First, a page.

Many tabloid newspapers use a photo of a topless or a naked girl to improve their sales. Very often, this photo is placed on page three of the newspaper; that is where the name of this feature is from. For this reason, the feature is referred to as Page Three or Page 3. The newspaper The Sun, who introduced this in 1970, holds a copyright on the name. The Sun showed a picture of a topless girl on page three. Other newspapers, such as the Daily Star and Daily Mirror had pictures of naked women; The Mirror changed for models in swimsuits after a few years.
Claire Short tried to stop this.She did not want to penalize the depiction of nude women, but she wanted to define a newspaper as a publication that did not show naked or topelss men or women. This would have meant that British rainbow press would no longer have been newspapers. She reveived 3.000 letters supporting the idea. The Sun, and other papers fought against the bill, which was known as Page Three Bill. Eventually, the Bill failed, because it did not get enough support.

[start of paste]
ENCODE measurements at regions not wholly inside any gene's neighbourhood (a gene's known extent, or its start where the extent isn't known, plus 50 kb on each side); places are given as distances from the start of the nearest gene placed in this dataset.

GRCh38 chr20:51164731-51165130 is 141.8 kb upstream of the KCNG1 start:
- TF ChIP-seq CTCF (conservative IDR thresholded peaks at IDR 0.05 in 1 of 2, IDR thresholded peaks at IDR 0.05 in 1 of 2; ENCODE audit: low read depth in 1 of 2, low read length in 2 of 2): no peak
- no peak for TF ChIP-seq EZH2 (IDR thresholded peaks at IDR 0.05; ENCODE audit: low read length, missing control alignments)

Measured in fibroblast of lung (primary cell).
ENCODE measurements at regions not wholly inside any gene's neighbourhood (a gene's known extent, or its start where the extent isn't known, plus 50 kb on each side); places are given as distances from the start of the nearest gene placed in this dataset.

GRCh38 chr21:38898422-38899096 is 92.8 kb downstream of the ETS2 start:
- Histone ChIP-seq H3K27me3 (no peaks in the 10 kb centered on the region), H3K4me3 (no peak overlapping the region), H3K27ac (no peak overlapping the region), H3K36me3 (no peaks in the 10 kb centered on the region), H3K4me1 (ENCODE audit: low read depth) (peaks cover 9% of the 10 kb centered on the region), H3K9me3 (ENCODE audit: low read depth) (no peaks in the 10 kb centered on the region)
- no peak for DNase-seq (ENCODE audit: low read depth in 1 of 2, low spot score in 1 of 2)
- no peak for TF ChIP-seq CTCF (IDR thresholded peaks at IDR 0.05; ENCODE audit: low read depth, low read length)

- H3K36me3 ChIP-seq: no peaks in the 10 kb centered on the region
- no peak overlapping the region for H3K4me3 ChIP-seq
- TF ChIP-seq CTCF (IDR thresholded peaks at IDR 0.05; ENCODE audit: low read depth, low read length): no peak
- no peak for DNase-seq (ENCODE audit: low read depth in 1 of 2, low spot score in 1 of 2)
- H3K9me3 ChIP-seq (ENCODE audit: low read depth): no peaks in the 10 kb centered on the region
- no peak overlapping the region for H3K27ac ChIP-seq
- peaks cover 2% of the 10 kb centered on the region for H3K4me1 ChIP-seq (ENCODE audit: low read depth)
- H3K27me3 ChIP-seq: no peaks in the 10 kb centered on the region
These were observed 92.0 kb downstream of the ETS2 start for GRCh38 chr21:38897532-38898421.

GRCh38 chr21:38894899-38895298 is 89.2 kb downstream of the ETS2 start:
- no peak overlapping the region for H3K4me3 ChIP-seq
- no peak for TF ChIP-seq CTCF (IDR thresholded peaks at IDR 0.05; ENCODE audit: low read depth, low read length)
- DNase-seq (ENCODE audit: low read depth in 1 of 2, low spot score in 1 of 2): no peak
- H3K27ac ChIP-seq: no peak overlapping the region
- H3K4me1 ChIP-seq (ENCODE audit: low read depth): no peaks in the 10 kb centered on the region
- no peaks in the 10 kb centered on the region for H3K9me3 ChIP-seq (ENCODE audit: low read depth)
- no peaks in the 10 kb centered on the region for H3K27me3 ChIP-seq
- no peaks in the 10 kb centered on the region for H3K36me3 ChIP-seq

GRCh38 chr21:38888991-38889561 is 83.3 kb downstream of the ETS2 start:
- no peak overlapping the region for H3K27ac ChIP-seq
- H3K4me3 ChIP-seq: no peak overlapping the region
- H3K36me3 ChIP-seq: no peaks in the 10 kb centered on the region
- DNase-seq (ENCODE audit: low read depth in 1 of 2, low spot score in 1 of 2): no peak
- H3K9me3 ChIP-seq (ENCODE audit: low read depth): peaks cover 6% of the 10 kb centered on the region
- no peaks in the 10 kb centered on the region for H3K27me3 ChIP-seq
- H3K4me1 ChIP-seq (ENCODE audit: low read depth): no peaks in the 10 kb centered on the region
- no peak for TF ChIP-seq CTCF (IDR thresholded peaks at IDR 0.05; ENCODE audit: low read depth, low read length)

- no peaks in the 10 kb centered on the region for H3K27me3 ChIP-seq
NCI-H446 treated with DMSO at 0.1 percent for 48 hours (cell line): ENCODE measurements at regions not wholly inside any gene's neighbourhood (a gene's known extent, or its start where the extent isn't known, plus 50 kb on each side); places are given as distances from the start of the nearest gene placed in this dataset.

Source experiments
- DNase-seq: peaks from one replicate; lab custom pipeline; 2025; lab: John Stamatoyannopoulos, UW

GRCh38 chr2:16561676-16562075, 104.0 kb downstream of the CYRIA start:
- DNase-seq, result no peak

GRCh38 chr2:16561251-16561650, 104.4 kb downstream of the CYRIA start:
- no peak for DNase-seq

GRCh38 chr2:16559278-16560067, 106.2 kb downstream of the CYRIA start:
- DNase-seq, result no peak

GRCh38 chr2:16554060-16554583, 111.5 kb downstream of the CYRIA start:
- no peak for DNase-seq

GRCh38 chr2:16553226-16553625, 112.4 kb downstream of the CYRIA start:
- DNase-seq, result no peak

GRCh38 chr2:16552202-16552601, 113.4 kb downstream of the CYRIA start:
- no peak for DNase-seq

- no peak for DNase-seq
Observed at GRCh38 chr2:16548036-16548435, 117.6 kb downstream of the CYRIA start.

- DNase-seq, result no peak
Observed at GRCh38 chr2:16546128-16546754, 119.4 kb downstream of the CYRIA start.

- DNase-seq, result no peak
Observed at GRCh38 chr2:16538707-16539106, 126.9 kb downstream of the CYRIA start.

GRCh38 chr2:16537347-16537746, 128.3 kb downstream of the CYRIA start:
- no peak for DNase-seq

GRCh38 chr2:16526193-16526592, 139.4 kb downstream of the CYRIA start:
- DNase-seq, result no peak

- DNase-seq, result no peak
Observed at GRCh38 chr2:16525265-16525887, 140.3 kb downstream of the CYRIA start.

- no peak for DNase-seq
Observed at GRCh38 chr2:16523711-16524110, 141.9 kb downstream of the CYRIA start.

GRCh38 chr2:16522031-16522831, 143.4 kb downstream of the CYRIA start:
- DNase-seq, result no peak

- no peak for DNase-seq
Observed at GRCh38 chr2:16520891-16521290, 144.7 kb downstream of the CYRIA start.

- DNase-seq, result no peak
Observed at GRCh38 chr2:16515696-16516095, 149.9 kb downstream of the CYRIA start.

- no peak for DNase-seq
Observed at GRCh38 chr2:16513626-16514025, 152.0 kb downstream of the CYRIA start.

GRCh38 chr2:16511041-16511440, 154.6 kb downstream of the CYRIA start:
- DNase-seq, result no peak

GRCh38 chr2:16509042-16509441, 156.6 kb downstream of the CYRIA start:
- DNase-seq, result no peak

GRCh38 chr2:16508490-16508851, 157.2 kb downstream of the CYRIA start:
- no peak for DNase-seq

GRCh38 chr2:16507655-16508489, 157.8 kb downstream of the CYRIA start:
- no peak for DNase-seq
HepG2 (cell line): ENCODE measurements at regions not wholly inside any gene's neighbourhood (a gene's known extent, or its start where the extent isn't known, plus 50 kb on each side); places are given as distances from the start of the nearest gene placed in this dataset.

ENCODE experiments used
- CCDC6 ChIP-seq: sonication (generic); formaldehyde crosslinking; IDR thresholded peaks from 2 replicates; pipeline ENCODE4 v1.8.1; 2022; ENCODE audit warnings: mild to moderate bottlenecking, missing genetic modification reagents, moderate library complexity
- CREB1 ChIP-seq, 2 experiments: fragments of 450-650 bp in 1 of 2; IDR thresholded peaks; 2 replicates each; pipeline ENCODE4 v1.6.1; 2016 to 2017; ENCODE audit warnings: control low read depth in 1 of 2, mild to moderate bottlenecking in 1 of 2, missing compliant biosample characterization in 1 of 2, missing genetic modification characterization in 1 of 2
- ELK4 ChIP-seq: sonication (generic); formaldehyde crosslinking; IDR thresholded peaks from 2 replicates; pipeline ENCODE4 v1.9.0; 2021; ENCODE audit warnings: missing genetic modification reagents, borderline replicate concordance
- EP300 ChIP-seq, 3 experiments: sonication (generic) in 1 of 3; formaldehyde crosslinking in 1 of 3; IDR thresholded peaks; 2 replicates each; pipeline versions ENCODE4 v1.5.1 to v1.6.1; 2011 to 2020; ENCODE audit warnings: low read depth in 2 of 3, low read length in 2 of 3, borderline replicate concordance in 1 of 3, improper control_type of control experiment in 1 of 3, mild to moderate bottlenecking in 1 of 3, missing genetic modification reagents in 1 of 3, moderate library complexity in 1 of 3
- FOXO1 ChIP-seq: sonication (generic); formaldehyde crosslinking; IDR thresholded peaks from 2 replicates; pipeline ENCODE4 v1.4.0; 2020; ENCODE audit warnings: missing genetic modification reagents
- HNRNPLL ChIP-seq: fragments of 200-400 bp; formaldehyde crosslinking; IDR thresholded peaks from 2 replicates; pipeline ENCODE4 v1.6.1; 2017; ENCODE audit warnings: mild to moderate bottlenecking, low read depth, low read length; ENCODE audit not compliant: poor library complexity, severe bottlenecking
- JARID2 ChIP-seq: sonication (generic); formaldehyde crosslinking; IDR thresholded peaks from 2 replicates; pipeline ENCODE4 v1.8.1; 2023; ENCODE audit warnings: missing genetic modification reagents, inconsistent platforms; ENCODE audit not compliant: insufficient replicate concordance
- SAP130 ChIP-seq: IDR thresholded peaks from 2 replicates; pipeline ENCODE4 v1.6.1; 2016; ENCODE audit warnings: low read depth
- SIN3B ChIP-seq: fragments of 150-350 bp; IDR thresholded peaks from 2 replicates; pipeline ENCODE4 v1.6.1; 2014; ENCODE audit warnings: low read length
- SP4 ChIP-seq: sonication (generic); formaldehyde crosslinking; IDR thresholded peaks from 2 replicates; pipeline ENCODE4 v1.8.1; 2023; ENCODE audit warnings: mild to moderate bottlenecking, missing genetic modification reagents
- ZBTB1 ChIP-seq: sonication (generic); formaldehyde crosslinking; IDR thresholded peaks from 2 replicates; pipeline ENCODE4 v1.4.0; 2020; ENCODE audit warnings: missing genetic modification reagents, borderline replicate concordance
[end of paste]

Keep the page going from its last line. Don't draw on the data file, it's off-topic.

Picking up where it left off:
There are many women who want to appear as a page three girl. Most of them are unemployed, or come from the working class. Buying make-up and clothes to be able to run as a contestant is very expensive; most of the women can barely afford this alone. Very often, the whole family will help. The best motivation for these women is to be able to start a career as a starlet.
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References[change | edit source]
- Andrew Belsey, Ruth F. Chadwick: Ethical issues in journalism and the media Routledge, 1992, ISBN 0415069270, S. 92–93